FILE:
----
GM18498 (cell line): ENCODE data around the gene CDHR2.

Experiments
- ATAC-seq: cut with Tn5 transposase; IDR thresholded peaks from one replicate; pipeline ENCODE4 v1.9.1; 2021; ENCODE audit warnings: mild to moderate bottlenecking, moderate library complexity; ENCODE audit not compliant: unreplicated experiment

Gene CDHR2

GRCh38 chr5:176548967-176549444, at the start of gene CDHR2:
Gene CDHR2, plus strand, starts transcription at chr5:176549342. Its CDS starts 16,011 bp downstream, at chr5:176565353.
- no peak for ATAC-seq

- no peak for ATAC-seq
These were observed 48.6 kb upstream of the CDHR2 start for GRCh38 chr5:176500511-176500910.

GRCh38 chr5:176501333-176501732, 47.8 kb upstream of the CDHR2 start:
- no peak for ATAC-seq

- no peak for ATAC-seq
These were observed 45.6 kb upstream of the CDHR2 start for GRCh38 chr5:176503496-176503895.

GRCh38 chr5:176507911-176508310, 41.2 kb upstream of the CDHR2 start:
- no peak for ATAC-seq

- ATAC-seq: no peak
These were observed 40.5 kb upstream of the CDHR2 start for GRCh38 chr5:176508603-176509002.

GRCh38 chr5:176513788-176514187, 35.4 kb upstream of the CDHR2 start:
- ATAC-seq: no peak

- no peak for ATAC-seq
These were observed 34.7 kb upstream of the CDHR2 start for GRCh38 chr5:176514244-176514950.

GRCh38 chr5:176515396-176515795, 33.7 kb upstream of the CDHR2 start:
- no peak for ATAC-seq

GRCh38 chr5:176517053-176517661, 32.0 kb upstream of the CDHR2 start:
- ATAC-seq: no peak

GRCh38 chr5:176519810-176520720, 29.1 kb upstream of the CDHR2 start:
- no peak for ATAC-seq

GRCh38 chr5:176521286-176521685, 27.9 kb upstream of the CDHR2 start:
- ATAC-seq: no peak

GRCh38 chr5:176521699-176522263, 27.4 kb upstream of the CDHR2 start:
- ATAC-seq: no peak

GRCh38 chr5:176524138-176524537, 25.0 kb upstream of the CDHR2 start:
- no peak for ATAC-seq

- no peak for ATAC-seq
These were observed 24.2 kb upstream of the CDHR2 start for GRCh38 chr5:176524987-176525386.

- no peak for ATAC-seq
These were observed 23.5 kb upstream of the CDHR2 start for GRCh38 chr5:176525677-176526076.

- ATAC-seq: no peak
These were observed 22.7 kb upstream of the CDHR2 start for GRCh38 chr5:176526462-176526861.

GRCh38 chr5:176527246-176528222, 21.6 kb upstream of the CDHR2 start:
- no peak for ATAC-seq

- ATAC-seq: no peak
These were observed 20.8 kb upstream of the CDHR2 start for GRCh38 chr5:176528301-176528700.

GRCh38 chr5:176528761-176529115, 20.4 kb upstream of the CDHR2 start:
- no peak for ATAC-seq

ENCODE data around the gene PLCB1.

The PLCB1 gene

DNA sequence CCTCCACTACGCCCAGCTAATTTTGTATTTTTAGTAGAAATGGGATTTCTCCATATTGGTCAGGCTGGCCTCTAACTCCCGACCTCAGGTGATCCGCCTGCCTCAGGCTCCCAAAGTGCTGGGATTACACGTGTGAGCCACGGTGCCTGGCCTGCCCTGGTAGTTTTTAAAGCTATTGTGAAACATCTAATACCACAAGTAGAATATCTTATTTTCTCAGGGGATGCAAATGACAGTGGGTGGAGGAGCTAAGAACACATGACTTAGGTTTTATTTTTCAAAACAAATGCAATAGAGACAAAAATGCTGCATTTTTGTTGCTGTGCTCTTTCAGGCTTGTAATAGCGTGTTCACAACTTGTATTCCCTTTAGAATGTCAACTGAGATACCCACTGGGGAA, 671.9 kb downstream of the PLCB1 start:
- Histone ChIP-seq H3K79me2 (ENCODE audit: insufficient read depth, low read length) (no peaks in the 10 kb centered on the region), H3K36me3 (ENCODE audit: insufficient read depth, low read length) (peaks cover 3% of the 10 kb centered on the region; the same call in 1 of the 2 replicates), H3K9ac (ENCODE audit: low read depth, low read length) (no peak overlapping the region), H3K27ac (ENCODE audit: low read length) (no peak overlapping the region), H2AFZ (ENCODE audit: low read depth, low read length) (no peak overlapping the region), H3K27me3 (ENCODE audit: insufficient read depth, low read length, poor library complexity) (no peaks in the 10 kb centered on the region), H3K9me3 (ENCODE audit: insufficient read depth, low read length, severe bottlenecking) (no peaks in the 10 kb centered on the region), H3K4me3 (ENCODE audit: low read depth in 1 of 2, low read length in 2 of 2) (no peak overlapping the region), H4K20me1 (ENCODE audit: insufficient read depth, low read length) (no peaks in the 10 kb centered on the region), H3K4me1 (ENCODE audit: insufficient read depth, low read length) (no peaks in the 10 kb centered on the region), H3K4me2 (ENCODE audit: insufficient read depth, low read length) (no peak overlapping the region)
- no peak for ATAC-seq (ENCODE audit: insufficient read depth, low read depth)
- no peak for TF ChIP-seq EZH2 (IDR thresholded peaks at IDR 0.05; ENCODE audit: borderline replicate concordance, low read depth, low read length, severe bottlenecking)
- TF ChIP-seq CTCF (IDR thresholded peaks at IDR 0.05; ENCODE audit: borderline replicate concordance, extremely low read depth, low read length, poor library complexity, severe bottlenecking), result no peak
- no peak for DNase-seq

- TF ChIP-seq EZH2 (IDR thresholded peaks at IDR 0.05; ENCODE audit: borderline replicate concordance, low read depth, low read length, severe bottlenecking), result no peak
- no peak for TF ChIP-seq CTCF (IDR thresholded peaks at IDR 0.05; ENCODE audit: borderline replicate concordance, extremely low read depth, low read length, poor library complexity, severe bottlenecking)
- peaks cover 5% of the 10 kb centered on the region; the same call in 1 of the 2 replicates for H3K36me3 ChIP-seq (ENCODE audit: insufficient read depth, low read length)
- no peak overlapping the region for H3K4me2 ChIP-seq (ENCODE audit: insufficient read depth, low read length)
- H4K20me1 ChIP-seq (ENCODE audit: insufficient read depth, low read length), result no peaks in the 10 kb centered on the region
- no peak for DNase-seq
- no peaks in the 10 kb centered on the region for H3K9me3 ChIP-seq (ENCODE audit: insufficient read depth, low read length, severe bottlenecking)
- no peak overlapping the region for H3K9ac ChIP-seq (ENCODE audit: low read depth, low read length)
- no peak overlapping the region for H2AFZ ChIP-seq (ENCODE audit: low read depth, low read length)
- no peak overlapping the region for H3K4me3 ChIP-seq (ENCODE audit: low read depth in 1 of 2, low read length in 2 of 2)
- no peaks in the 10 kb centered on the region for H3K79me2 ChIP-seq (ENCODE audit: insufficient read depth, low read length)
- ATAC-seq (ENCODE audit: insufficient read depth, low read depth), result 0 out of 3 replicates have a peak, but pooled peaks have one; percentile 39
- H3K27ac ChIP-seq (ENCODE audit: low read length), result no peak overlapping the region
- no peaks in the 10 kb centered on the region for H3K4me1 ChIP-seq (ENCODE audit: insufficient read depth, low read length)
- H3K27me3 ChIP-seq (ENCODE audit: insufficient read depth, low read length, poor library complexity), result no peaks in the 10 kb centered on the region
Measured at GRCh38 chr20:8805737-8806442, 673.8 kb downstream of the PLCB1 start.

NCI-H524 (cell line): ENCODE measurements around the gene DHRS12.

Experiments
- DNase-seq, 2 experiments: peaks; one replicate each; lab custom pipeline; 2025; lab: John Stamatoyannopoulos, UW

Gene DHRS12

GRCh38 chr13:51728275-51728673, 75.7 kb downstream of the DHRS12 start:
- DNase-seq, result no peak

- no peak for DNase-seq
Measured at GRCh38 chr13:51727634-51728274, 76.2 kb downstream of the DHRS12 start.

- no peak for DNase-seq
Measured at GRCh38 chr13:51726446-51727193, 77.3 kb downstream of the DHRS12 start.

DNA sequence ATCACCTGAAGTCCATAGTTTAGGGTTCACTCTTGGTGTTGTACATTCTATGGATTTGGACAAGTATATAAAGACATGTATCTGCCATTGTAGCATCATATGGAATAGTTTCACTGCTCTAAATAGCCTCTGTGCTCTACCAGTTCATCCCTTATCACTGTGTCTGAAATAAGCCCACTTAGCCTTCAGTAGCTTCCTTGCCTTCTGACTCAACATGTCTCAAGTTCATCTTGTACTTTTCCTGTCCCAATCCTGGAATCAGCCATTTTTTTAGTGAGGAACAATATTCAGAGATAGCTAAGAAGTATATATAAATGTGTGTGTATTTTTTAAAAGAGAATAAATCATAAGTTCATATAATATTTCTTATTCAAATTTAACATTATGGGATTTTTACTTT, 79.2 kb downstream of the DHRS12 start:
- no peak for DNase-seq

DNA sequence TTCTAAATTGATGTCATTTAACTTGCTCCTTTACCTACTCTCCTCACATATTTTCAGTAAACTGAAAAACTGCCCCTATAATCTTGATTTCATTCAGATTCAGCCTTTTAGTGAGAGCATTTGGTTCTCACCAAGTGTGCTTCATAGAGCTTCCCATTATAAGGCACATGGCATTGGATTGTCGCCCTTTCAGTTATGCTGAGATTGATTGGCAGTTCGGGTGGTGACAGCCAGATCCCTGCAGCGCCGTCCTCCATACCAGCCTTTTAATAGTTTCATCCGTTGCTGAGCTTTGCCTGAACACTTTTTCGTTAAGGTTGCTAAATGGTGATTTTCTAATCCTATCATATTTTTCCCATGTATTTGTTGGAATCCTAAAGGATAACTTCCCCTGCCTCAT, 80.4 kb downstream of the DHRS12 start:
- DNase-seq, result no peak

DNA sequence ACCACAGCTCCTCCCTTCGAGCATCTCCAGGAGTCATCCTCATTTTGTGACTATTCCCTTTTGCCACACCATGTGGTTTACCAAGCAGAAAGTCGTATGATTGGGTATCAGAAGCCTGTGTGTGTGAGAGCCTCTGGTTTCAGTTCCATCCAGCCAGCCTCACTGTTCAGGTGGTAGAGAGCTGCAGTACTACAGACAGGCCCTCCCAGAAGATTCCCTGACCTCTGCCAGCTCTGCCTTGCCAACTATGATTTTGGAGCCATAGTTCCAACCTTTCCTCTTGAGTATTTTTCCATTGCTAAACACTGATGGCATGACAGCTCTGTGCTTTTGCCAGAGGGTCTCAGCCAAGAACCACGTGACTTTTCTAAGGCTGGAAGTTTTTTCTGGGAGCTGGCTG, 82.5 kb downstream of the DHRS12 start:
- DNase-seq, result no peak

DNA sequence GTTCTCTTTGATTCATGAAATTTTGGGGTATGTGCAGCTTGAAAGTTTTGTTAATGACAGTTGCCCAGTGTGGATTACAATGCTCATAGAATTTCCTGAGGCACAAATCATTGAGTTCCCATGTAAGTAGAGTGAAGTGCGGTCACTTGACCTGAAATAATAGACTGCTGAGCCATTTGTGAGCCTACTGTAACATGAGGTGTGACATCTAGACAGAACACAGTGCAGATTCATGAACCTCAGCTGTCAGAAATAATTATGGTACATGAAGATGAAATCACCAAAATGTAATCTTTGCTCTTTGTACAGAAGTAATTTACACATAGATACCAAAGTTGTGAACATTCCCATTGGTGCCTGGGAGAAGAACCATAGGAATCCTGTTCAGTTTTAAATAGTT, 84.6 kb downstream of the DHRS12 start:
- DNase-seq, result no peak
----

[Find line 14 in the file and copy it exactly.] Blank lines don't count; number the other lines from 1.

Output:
GRCh38 chr5:176507911-176508310, 41.2 kb upstream of the CDHR2 start: